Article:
Drone Successfully Delivers Kidney, Cornea in Las Vegas
Drones are doing so much more than they did when they first hit the market. We are used to their camera recordings of fascinating top views and delivery of vital supplies during emergencies.
This time a drone carried a human kidney and a cornea in two different flight tests across Nevada.
The flights are conducted by the collaboration of MissionGO, a provider of unmanned aviation solutions, and Nevada Donor Network, an organ procurement organization (OPO). They've recently announced that the tests were successfully completed on September 17.
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“These flights are an exciting step forward – the research conducted during last week’s test flights are another data point to illustrate that unmanned aircraft are a reliable mode of transportation for life-saving cargo, and that MissionGO’s UAS are safe for both the payload and people on the ground – even at greater distances,” Anthony Pucciarella, MissionGO President explained. “We are grateful to be testing our technology with our partners at the Nevada Donor Network and look forward to what we can achieve together with more research like this.”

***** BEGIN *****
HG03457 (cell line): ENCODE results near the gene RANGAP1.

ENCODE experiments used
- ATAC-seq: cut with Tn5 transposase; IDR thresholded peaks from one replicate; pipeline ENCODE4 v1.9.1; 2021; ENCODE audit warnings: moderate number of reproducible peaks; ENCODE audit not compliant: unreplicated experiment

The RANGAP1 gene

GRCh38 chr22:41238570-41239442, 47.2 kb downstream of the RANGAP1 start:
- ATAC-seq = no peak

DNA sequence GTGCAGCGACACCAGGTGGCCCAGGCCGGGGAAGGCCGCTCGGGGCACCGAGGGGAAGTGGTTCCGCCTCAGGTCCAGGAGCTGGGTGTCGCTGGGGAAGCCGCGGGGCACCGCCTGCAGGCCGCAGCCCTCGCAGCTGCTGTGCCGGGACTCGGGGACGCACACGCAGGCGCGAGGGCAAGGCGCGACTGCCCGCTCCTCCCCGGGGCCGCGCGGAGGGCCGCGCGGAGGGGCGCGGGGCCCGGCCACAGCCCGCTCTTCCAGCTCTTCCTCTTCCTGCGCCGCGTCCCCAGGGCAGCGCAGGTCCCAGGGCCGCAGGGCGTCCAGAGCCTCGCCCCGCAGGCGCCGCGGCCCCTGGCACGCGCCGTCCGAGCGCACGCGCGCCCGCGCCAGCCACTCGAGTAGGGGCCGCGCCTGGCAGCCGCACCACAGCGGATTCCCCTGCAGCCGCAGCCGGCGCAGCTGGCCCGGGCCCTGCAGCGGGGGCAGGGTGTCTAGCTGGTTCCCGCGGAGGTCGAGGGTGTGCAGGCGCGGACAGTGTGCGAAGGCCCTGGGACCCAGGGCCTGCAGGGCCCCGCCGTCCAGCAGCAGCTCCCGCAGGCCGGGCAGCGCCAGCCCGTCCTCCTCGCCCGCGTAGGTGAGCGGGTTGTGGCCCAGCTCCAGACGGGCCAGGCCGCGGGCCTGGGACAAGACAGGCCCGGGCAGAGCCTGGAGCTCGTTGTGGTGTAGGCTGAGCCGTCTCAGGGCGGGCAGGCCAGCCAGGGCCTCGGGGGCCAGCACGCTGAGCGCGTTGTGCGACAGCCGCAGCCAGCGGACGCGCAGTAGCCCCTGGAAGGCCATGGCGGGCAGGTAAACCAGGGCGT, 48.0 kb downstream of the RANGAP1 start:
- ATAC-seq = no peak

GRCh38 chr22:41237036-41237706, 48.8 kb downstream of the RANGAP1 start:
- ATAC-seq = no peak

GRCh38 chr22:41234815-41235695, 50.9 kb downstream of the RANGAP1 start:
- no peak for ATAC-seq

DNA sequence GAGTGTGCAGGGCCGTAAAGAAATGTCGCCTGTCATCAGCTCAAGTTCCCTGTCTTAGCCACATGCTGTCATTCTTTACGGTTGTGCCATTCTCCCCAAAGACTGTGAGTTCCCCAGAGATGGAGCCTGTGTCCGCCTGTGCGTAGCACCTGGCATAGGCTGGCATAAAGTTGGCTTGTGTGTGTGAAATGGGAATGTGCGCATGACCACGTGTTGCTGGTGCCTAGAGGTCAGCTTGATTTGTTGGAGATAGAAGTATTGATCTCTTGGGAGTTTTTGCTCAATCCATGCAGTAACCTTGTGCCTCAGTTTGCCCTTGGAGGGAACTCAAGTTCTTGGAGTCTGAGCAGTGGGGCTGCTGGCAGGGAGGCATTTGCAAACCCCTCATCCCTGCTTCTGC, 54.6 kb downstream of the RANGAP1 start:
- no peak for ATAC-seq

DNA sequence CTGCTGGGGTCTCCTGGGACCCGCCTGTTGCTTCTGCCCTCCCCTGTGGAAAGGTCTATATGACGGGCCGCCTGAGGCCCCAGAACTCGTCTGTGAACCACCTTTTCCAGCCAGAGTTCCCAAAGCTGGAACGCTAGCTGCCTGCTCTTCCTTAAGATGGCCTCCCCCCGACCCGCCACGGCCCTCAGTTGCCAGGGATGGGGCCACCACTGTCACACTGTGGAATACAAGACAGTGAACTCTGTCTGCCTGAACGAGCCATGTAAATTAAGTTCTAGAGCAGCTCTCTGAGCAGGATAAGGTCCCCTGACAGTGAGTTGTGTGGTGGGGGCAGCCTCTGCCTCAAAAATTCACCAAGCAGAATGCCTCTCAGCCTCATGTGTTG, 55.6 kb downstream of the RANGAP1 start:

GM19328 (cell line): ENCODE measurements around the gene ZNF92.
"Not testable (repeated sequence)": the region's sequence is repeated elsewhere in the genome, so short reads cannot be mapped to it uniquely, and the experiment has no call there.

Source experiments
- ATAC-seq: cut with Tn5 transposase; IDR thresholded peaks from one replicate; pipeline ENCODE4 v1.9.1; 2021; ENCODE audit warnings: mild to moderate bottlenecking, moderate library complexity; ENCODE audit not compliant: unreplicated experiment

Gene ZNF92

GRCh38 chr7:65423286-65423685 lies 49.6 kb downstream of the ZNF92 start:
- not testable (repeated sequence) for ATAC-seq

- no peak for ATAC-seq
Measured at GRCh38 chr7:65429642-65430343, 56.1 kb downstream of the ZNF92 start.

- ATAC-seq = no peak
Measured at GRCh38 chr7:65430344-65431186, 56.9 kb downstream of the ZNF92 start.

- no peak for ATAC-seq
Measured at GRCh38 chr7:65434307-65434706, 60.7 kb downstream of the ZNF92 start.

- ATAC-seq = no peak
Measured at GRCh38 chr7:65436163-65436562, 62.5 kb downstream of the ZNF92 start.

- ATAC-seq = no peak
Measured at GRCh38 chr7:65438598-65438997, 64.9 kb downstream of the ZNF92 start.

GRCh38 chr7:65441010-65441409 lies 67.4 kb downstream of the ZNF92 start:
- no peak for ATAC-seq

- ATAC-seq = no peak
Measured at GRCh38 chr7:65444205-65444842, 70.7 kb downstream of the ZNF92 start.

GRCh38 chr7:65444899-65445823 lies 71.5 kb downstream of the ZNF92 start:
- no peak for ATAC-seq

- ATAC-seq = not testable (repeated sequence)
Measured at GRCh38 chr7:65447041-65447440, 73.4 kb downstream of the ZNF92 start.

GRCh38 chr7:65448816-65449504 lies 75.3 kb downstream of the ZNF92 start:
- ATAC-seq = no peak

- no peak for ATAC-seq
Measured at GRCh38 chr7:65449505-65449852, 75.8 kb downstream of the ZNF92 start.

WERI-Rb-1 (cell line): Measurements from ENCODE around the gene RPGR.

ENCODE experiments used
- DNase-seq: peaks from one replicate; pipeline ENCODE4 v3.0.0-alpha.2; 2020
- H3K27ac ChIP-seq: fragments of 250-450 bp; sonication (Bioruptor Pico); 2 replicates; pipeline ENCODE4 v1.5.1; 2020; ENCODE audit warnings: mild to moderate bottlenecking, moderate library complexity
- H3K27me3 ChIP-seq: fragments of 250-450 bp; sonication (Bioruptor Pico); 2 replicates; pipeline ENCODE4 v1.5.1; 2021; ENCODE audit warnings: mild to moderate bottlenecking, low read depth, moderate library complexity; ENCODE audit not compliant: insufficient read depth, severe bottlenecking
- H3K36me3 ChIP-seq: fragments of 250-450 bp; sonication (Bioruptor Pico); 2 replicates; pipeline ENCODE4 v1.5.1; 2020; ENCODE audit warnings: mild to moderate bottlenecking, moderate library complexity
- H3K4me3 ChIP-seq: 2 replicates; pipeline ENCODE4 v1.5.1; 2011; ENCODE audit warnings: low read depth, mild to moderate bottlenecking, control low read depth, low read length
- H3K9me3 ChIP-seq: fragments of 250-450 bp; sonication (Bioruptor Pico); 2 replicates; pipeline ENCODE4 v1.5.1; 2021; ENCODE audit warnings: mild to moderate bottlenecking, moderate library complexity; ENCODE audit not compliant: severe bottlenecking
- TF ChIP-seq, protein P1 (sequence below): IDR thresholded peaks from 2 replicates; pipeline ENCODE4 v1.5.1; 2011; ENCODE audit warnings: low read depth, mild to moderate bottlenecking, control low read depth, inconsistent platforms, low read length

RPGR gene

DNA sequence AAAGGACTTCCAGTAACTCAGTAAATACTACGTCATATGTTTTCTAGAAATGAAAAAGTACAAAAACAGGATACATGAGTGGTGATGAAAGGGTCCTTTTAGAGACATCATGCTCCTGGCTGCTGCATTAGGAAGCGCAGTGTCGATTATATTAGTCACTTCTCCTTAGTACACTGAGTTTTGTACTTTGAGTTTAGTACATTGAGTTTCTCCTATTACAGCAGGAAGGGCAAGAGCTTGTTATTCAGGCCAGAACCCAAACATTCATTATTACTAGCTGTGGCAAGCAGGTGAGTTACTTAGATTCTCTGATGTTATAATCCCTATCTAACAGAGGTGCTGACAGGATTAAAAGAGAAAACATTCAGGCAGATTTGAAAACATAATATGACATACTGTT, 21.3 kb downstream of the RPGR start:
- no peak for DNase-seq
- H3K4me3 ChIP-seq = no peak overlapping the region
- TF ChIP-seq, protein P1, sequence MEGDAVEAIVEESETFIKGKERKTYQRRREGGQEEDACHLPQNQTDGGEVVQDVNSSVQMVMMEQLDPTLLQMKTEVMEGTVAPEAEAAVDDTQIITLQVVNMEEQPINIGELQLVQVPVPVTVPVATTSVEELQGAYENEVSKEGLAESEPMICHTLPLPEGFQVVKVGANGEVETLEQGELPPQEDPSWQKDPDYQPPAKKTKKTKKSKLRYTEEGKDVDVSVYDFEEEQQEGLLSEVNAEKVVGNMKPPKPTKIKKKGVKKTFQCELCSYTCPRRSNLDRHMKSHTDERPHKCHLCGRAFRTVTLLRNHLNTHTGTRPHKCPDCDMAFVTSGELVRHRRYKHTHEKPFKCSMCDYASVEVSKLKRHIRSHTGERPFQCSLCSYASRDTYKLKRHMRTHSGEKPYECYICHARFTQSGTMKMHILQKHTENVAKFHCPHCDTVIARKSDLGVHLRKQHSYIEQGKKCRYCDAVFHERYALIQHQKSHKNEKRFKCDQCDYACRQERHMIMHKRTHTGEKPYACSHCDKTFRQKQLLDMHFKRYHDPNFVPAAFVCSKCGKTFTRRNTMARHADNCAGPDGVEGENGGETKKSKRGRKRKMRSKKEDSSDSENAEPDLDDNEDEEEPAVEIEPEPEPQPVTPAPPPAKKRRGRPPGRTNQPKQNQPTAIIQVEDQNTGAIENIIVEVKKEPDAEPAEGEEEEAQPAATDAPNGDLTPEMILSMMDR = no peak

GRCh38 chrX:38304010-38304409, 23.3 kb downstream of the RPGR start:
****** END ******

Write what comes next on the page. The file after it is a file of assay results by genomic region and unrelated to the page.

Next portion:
Among two flights, the first one headed from Southern Hills Hospital and Medical Center to Dignity Health-St. Rose Dominican, San Martín Campus carrying research corneas.
The second one delivered a research kidney to a small town located in the Las Vegas desert, from an airport. The kidney delivery operation has taken first place in history as the longest organ delivery flight in an unmanned aircraft, declares the MissionGO statement. The last kidney delivery through a drone that MissionGO operated was in April, 2019 and the kidney was successfully transplanted into the patient. It seems that the recent operation has just surpassed its elder.
This year, apart from its being sort of chaotic, has been a dynamic one for drone deliveries apparently. It's amazing how the process went from recording views to carrying groceries and involving in defense industries.
Researchers' cutting-edge technology can increase plant productivity and address problems with the world's food supply, particularly in colder locations.